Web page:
My Guiding Question is "What are the characteristics of an effective Personal Narrative?" At this point, other than each other's drafts, they really haven't seen any exemplars. By getting students to think about what makes a good personal narrative, and the characteristics of it (see student work), they can begin to look at their own drafts from a different angle. Sometimes I find that students have difficulty connecting exemplars to their own drafts because the theme or subject is different. I think they think, for example, "Well, that personal narrative is about Disney World, and I've never been to Disney, so it doesn't apply to me."
By getting students to think about general characteristics that we all agree are good to have in a personal narrative, we can begin to apply them to individual drafts.
These exemplars are from our SpringBoard text, but it might be just as effective to save a narrative of your own students from previous years (one in each category), just to make it more authentic.
So, I put each exemplar under the document camera while each student has the scoring guide (rubric) open at their desk. I read each one out loud, stopping to notice dialogue, dialogue tags, cause/effect, and anything else we are working on with our writing.
When each one is finished being read, I tell each table to come to a consensus about what score it received and why. This is really difficult work: they are having to apply a narrative to a scoring guide and give evidence for their reasoning.
After each table shares out, I give the score and rationale. I have to say, the kids are usually right!
I've included the whole Embedded Assessment, with the scoring guide toward the end.
For this lesson's work time, I gave students a choice to either work on the Personal Narratives, since they'd now seen the exemplars. Or, I gave them the choice to read independently. For our first unit, the independent reading, we've been hitting writing really hard, and my kids were begging me for time to read (I know, I know...I've created monsters). I also am very intentional about them feeling like they have choice in my classroom, so I'll give them choices like this more often as we earn each other's trust.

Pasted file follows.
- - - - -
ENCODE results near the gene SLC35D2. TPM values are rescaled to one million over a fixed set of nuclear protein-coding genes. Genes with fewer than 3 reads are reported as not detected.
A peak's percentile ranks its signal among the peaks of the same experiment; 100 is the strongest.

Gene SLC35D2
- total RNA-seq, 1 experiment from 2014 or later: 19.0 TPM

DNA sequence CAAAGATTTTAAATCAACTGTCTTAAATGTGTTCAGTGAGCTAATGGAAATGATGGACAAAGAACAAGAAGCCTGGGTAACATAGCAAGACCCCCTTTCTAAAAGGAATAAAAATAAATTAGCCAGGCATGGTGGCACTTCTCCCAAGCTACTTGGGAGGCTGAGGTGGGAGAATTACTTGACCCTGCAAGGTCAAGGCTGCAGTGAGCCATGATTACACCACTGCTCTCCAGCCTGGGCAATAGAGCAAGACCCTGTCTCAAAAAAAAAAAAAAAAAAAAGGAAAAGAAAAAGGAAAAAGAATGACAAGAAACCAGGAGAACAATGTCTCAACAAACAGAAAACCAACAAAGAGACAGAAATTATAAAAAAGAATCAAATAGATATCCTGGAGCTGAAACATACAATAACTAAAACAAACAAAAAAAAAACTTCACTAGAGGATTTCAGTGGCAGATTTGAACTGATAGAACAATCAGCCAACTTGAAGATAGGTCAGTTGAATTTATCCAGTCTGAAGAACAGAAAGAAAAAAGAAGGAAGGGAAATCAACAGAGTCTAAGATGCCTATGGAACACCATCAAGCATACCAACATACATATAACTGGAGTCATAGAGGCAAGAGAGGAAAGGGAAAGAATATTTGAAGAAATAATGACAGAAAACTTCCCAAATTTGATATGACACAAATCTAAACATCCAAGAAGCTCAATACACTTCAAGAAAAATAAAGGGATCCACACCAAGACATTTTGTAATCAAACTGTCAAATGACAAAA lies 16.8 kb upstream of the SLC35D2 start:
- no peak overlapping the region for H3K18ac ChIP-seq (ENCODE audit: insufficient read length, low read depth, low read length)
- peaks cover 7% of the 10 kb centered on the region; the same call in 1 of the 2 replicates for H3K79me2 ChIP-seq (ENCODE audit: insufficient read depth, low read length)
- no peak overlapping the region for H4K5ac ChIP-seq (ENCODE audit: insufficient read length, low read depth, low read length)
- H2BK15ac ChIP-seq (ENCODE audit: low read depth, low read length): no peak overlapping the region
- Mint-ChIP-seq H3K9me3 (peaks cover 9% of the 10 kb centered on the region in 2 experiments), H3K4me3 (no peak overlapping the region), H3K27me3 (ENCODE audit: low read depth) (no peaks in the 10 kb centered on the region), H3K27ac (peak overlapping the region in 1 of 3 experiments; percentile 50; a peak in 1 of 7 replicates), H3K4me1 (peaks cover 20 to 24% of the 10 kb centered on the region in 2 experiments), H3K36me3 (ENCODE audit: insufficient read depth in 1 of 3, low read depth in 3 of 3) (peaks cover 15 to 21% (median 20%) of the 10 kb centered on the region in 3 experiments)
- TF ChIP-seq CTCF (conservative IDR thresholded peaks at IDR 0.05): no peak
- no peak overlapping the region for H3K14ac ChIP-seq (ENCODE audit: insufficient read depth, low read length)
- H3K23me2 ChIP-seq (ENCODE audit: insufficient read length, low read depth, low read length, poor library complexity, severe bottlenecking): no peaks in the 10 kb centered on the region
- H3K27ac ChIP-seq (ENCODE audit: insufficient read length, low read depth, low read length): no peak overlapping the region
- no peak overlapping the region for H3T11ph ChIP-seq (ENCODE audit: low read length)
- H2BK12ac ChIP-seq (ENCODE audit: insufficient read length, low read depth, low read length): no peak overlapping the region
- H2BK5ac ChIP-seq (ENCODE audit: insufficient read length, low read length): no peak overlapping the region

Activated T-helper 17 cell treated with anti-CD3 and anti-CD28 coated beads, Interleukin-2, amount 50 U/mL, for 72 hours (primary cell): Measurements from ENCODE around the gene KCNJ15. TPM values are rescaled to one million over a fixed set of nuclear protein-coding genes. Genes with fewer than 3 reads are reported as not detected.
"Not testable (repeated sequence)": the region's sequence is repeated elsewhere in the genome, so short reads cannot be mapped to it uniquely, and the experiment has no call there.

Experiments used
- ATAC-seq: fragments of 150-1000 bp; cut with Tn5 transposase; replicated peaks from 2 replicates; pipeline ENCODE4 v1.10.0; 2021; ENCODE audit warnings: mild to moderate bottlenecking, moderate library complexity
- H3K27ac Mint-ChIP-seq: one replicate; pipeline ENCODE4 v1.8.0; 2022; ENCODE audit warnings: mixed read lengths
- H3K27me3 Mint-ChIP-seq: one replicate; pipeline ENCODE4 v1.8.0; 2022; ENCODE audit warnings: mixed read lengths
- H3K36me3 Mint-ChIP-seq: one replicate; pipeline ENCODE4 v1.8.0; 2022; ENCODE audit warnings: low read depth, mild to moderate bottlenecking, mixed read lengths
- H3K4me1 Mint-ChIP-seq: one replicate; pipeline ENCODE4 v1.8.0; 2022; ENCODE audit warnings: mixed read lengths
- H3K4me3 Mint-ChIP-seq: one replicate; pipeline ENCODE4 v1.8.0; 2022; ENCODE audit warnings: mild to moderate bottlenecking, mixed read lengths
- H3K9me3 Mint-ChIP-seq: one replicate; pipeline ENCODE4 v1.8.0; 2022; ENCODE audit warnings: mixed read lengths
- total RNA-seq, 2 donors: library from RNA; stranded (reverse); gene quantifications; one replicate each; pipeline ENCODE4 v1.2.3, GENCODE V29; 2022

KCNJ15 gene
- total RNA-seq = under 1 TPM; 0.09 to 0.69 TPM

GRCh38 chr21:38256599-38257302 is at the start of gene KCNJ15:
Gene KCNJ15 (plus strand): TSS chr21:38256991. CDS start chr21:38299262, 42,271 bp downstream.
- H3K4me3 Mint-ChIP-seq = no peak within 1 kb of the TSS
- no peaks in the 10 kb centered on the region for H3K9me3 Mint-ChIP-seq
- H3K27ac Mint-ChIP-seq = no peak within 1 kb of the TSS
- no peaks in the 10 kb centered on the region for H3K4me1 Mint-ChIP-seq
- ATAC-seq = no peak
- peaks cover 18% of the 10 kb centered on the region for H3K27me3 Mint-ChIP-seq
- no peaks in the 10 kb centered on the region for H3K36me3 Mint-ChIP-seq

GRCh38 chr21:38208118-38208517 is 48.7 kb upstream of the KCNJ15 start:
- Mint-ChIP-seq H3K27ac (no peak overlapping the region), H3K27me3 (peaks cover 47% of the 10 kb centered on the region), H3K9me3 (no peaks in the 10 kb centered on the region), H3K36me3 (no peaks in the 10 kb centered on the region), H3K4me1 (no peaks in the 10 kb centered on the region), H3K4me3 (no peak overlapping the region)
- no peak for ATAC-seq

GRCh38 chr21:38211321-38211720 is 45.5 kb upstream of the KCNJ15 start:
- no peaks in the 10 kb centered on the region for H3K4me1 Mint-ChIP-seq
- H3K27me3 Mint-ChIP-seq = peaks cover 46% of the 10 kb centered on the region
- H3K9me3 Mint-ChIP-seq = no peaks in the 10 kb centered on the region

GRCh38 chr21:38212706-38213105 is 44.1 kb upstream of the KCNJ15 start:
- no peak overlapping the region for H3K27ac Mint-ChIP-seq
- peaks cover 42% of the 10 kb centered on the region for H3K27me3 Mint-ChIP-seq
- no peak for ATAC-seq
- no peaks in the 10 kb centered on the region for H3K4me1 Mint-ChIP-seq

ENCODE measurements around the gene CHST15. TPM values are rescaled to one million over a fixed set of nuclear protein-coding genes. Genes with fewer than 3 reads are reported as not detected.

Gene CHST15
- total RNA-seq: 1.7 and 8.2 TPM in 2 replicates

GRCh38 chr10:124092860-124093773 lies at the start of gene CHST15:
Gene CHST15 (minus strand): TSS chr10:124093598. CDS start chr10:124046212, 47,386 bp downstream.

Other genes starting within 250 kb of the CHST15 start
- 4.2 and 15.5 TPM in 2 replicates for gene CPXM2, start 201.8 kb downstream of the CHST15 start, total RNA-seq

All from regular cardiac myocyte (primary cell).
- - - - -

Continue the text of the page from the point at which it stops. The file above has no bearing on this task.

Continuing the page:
It's really interesting to see which students choose reading and which students choose writing. Some are in an exciting part of a book, and cannot be bothered to stop to write, while others are "Type A" personalities who want to get a jump start on their writing. I love these early observations of kids!
During this time, if I check in with a student who has chose to read independently (and if they happen to be reading narrative writing), I'll stop to ask them what might make the writing so good. What is the writer doing that they can steal in their own writing?
For the students who choose to write, I have them use Embedded Assessment from SpringBoard to refer to as they write.
For their Wrap Up, I had them score their own narratives. Then I had them write down a plan for moving it into the next category. For example, if they scored themselves as a "proficient," what specific things are they going to have to work on to become "exemplary?" This is a difficult reflection, but it gives them a game plan for revision.
This reflection is the first of many that they will do. When their piece is finally scored at the end of the unit, I have them reflect using this Writing Reflection Organizer. I bring this up now because the questions and concepts that they are being asked to reflect on for this lesson mirror the questions they'll be answering at the end of the unit. Here is a student reflection of a student that I'll need to target with specific organization instruction before her next writing piece.